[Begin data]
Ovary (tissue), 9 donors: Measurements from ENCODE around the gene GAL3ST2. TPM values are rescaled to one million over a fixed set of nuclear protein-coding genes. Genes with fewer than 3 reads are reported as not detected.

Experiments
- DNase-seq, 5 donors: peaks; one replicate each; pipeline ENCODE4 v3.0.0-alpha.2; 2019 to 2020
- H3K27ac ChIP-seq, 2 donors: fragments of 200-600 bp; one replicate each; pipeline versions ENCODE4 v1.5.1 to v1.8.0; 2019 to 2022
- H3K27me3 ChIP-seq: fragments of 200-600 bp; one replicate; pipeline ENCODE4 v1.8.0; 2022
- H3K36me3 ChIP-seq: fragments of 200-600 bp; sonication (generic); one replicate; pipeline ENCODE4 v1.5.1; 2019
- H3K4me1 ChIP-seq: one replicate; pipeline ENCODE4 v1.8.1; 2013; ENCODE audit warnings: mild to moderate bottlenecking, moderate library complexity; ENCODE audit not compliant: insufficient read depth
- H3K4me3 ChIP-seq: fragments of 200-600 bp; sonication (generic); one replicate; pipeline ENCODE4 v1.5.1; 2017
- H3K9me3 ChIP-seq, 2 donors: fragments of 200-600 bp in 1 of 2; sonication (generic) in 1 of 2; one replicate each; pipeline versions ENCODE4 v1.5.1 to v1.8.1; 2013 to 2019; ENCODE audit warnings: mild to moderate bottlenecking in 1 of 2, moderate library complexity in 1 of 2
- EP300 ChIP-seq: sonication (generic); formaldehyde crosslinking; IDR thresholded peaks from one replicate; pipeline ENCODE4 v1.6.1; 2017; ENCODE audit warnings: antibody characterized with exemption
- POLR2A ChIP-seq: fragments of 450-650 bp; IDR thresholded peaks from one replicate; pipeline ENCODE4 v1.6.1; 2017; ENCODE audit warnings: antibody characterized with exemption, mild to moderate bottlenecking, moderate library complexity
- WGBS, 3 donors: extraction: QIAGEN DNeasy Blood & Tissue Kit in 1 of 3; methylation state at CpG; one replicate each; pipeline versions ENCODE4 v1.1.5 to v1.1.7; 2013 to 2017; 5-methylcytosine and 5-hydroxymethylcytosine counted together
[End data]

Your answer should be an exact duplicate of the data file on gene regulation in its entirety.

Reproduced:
Ovary (tissue), 9 donors: Measurements from ENCODE around the gene GAL3ST2. TPM values are rescaled to one million over a fixed set of nuclear protein-coding genes. Genes with fewer than 3 reads are reported as not detected.

Experiments
- DNase-seq, 5 donors: peaks; one replicate each; pipeline ENCODE4 v3.0.0-alpha.2; 2019 to 2020
- H3K27ac ChIP-seq, 2 donors: fragments of 200-600 bp; one replicate each; pipeline versions ENCODE4 v1.5.1 to v1.8.0; 2019 to 2022
- H3K27me3 ChIP-seq: fragments of 200-600 bp; one replicate; pipeline ENCODE4 v1.8.0; 2022
- H3K36me3 ChIP-seq: fragments of 200-600 bp; sonication (generic); one replicate; pipeline ENCODE4 v1.5.1; 2019
- H3K4me1 ChIP-seq: one replicate; pipeline ENCODE4 v1.8.1; 2013; ENCODE audit warnings: mild to moderate bottlenecking, moderate library complexity; ENCODE audit not compliant: insufficient read depth
- H3K4me3 ChIP-seq: fragments of 200-600 bp; sonication (generic); one replicate; pipeline ENCODE4 v1.5.1; 2017
- H3K9me3 ChIP-seq, 2 donors: fragments of 200-600 bp in 1 of 2; sonication (generic) in 1 of 2; one replicate each; pipeline versions ENCODE4 v1.5.1 to v1.8.1; 2013 to 2019; ENCODE audit warnings: mild to moderate bottlenecking in 1 of 2, moderate library complexity in 1 of 2
- EP300 ChIP-seq: sonication (generic); formaldehyde crosslinking; IDR thresholded peaks from one replicate; pipeline ENCODE4 v1.6.1; 2017; ENCODE audit warnings: antibody characterized with exemption
- POLR2A ChIP-seq: fragments of 450-650 bp; IDR thresholded peaks from one replicate; pipeline ENCODE4 v1.6.1; 2017; ENCODE audit warnings: antibody characterized with exemption, mild to moderate bottlenecking, moderate library complexity
- WGBS, 3 donors: extraction: QIAGEN DNeasy Blood & Tissue Kit in 1 of 3; methylation state at CpG; one replicate each; pipeline versions ENCODE4 v1.1.5 to v1.1.7; 2013 to 2017; 5-methylcytosine and 5-hydroxymethylcytosine counted together